5. Challenging assumptions: I’ve tried to do this in an informed way: Do qualifications create wealth? (January) Russell group university progression: dispelling the myths (February), Russell group numbers soar in Newham (August), Is social mobility enough? (April) and Social mobility measure ignores 62% of students (April).
  6. Big ideas: from Frank Coffield, John Dewey, James Donald, Francois Dubet, Keri Facer, Antonio Gramsci, Harriet Harper, Ruth Levitas, Philippe Merieu, Mary Midgeley, Martha Nussbaum, Susan Robertson, Roberto Unger, Michael Young and Fareed Zakaria (you can search for these on the site).
  7. Philosophy: Amongst other things, I’ve been interested in metaphors of education, emergence, reductionism and the dialectic.
  8. Politics: My general commitment is to policies which promote equality, democracy, solidarity, peace and sustainability and I occasionally comment on political developments, particularly in the Labour Party.
  9. Learning resources: The material I produced to support AS Science in Society mostly dates from 2014 and I’m now starting to resource a post-16 ‘London curriculum’, student reading (eg: Reading dystopias from July) and student research materials.
  10. Newham Sixth Form College (NewVIc): I can’t resist some promotion of the work we do and the success and progression of NewVIc students. Some of our wonderful alumni continue to contribute to the ‘My NewVIc story’ series and I’ve started a series of parent guides to post-16 progression.
  11. Culture: Reviews of the work of: Tamsin Oglesby, W.G.Sebald, Abderrahmane Sissakou and Marguerite Yourcenar and poetry by W.H.Auden, Emily Dickinson, Nazim Hikmet, Sadako Kurihara, Michael Rosen, Warsan Shire, Joanna Walsh, Youssef Abu Yihea and Benjamin Zephaniah.
  12. London: The specific challenges and joys of London, including its educational needs and achievements remains a regular theme.
  13. France and posts in French: I’ve drawn on the ideas of French educators, Philippe Meirieu in particular (often via the excellent Café Pedagogique), to show how our colleagues in a very different system are addressing some of the challenges we also face. I continue to write the occasional post in French which is quite a challenge. I guess there are a few French readers who are amused by my not-quite-correct turns of phrase!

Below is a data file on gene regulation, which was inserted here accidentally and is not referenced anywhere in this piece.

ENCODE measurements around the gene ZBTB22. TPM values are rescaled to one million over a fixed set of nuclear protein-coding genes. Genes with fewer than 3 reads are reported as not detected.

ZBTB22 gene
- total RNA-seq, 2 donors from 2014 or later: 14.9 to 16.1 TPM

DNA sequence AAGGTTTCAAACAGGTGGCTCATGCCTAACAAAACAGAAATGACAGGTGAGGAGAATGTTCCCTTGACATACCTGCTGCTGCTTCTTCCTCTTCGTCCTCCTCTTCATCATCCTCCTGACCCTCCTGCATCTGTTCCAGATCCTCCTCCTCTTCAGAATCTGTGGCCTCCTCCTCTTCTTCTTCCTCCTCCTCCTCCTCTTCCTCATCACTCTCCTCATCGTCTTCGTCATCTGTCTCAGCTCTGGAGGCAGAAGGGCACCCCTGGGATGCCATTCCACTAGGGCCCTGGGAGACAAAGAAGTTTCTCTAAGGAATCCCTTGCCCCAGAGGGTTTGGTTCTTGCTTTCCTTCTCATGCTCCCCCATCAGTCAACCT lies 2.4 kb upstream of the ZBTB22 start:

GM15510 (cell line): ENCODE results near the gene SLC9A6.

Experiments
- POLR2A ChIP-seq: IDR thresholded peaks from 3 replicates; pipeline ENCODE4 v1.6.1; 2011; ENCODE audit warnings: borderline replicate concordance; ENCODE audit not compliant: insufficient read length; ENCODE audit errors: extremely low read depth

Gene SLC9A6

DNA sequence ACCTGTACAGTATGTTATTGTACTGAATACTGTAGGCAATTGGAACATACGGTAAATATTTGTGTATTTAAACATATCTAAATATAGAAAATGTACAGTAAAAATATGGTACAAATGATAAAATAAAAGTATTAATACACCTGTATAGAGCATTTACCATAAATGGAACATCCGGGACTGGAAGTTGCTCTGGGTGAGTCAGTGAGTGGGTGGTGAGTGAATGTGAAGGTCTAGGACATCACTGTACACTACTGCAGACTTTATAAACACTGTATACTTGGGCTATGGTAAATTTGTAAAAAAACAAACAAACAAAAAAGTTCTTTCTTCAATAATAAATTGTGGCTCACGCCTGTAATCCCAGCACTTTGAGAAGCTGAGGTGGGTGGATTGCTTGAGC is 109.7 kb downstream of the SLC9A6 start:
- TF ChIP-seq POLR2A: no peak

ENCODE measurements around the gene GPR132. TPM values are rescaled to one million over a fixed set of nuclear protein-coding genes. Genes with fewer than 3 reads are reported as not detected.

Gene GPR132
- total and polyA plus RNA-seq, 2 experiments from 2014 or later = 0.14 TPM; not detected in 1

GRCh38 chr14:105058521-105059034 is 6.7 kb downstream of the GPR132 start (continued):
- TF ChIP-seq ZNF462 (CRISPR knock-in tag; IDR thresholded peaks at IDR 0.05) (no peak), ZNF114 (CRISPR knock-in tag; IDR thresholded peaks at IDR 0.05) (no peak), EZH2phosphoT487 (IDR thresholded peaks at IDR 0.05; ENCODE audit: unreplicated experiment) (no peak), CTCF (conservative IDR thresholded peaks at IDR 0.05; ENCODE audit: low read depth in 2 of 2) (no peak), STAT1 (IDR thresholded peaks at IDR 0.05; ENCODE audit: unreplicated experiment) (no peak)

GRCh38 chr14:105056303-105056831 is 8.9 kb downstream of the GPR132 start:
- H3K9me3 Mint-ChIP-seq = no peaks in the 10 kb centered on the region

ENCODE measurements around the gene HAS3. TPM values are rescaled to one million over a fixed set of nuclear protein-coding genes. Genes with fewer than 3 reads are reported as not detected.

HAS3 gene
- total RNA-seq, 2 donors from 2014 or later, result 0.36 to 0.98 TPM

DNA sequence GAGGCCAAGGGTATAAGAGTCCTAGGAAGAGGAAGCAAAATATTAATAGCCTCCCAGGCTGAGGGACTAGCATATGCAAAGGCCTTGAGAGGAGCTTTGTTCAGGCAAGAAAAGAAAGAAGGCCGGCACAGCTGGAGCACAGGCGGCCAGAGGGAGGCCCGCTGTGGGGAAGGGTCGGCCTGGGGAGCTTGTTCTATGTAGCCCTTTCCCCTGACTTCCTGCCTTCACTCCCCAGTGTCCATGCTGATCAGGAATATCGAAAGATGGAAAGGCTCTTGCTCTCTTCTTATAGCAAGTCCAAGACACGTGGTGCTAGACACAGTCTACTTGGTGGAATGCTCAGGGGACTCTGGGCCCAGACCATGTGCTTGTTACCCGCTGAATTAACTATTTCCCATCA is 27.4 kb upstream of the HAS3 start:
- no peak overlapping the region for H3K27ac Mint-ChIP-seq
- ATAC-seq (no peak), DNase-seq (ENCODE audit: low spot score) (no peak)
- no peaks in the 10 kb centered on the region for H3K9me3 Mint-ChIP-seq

14. Corsica: I’ve continued to add to what now seems to be a series looking at the island through the eyes of visitors
  15. More personal pieces: where I draw on my own experience and feelings; self-indulgent perhaps but not too frequent, eg: Diagnosis (September) and A poem for father’s day (June)

I’ve certainly learnt a lot and I hope you find something here that provokes or delights you. Going back a year, my review of 2014 can be read here.

As all good teachers know WWW (What went well) is generally followed by EBI (Even better if…) and I will post shortly about my hopes for 2016.

About Eddie Playfair

I am a Senior Policy Manager at the Association of Colleges (AoC) having previously been a college principal for 16 years and a teacher before that. I live in East London and I blog in a personal capacity about education and culture. I also tweet at @eddieplayfair